This is he, that was in the church in the wilderness with the angel which spoke to him in the mount Sina, and with our fathers…
Whatever sense "lively" (A.V.) may once have had, it can only now mislead: it is limited to certain special characteristics of life; "living" (R.V.) implies life in itself, life as a principle, life with all its manifold issues. The one is particular, the other is comprehensive. What more striking illustration could we have of this life, this vitality, than the great Bible Society, comprising members of many countries and churches, dispensing an income of more than £200,000 a year, dependent on gratuitous support, and bringing no gain to its members, concentrating all its energies and absorbing all its resources on the reproduction and the dissemination of one single Book — a Book, too, of which the latest page is some eighteen centuries old; claiming to have distributed already between ninety and a hundred million copies, and at this moment distributing year by year close upon three million of its volumes, whole or in part, in well-nigh every spoken language of the globe; however you may look at it this is a fact, to which the long roll of history presents not the faintest parallel. And yet this society does not stand alone. It is the handmaid of almost all the missionary associations throughout the world, to whatever church or whatever country they belong.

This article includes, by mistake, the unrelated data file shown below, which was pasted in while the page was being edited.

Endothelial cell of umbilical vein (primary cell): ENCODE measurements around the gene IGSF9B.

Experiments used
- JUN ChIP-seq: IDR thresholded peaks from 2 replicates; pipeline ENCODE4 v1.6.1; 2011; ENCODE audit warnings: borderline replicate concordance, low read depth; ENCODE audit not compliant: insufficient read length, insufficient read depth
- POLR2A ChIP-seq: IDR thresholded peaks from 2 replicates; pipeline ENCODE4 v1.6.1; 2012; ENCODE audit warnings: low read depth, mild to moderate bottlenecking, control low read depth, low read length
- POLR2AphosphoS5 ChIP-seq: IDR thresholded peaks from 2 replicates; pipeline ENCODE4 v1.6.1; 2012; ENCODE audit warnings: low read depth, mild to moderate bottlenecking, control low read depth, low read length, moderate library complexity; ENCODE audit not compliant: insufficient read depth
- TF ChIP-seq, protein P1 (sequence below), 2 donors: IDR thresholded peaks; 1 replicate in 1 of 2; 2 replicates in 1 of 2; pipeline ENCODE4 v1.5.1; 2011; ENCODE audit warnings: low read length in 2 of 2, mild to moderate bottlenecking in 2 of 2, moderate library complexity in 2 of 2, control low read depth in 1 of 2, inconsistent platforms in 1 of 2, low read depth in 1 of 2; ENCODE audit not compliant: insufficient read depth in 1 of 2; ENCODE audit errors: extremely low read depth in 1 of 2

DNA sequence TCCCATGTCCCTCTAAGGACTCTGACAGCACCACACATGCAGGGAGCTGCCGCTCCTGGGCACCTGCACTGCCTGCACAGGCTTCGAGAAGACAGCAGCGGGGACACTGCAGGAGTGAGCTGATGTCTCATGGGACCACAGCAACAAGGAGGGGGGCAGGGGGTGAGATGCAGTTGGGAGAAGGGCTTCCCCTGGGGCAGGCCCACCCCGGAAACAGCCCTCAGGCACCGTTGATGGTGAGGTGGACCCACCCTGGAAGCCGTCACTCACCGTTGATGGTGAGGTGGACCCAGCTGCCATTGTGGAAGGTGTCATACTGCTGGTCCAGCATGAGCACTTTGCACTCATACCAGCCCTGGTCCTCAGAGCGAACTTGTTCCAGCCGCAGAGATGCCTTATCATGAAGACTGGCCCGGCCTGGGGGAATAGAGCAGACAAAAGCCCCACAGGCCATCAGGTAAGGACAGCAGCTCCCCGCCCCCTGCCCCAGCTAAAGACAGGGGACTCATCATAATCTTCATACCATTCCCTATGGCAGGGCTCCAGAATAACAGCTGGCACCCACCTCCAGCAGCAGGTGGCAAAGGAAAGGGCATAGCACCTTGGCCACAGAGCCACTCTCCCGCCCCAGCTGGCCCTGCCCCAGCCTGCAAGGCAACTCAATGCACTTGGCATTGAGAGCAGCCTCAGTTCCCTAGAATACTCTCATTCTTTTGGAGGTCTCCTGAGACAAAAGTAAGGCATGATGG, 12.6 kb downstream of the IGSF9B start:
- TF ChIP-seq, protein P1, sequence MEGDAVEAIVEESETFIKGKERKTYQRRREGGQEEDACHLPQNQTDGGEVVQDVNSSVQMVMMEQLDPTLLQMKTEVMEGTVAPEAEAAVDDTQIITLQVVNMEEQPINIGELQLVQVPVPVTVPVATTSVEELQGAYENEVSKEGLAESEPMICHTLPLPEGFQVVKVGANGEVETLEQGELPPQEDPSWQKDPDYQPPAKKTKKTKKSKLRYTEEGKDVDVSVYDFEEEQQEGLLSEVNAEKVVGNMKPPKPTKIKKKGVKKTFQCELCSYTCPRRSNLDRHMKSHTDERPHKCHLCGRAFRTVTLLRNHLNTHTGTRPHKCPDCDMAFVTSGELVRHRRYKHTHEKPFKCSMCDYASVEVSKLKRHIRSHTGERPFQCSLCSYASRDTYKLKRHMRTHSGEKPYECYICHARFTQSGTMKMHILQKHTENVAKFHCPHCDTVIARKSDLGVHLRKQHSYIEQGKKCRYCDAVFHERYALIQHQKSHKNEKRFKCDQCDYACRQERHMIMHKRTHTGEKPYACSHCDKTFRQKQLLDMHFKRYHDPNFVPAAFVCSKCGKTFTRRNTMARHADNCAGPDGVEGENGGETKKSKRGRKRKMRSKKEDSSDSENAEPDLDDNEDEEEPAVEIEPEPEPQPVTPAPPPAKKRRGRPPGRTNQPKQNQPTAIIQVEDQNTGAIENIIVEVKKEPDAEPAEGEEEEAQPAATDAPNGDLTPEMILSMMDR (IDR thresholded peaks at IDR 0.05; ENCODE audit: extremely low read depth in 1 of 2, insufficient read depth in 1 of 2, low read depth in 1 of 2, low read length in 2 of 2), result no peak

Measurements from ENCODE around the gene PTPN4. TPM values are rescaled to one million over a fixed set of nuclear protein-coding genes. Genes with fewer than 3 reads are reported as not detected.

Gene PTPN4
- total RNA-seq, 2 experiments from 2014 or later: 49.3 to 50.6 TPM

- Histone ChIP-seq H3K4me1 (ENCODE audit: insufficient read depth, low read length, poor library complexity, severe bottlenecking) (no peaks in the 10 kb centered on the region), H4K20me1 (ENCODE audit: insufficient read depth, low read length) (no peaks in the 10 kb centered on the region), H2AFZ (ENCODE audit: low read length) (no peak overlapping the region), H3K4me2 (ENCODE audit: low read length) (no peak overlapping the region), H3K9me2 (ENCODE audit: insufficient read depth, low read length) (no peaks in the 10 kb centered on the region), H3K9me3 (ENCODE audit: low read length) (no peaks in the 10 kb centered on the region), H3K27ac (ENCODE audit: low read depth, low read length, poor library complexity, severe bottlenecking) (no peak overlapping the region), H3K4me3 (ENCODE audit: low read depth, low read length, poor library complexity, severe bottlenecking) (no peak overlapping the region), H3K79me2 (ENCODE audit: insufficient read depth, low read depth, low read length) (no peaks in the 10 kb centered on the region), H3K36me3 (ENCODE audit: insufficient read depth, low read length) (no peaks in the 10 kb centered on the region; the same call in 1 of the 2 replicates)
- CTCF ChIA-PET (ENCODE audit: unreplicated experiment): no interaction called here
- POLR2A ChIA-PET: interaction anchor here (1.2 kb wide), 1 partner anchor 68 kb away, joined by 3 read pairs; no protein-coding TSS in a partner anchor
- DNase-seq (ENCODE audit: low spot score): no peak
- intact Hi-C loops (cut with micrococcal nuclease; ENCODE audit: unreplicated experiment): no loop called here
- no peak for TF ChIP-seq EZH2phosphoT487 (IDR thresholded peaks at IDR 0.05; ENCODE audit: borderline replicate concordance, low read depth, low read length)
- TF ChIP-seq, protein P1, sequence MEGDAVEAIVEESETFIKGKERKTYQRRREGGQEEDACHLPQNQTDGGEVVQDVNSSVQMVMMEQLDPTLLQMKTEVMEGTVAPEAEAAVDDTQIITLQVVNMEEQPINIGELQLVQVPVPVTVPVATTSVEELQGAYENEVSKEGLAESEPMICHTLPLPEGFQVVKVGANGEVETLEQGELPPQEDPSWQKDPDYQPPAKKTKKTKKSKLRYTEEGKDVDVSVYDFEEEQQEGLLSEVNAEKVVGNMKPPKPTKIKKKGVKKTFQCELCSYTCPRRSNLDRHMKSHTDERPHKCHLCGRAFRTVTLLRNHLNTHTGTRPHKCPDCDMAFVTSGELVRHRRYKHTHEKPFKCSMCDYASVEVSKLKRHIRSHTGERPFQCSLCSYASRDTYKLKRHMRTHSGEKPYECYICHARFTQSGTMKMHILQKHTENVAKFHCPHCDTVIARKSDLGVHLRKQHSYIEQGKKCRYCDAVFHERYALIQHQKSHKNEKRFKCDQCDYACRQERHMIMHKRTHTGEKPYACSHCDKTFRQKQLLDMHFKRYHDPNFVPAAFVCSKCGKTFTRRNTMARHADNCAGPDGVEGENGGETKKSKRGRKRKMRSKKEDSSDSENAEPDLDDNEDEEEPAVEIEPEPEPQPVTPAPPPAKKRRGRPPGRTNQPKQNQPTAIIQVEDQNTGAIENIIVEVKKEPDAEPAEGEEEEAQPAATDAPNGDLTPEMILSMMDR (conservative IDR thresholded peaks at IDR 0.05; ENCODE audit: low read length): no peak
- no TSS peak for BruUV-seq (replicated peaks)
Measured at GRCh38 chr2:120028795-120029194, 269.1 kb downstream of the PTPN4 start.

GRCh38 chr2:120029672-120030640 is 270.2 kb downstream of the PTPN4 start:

I. LIFE INVOLVES GROWTH; growth is at once a characteristic and an evidence of life. We speak of life in a plant or tree, because it puts forth leaves and flowers and throws out fresh branches. We do not speak of a crystal as living. A crystal may be a very beautiful thing, but one thing it wants — Life. This figure fitly describes the Bible as contrasted with other sacred books. It did not come into being all at once; it was not the product of one mind or age; it is not a book, but a library; it is legislation, chronicles, poetry, philosophy, epistolography, allegory, romance, apocalyptic. It spreads over some thousands of years; it traverses the history of the race from the earliest dawn to the full noon-day of an elaborate civilisation. It was not written in any one place; Egypt, Assyria, Babylon, Persia, Greece, Rome, all contribute. Now we find ourselves wandering with nomadic tribes over lonely pastures beneath the starry sky; now we are dazzled by all the splendid surroundings of an Oriental despot's court; now we are lodged in some humble peasant household, and now we stand face to face with the majesty and the insignia of the imperial law. Sea and land, mountain, field and forest, crowded city and trackless desert, each in its turn furnishes a theme for this ever-shifting drama. All the vicissitudes of human life, poverty, and wealth, mourning and joy, the marriage and the funeral, the secret communings of the individual soul, and the tumultuous activity of public life — all contribute their quota to its incidents.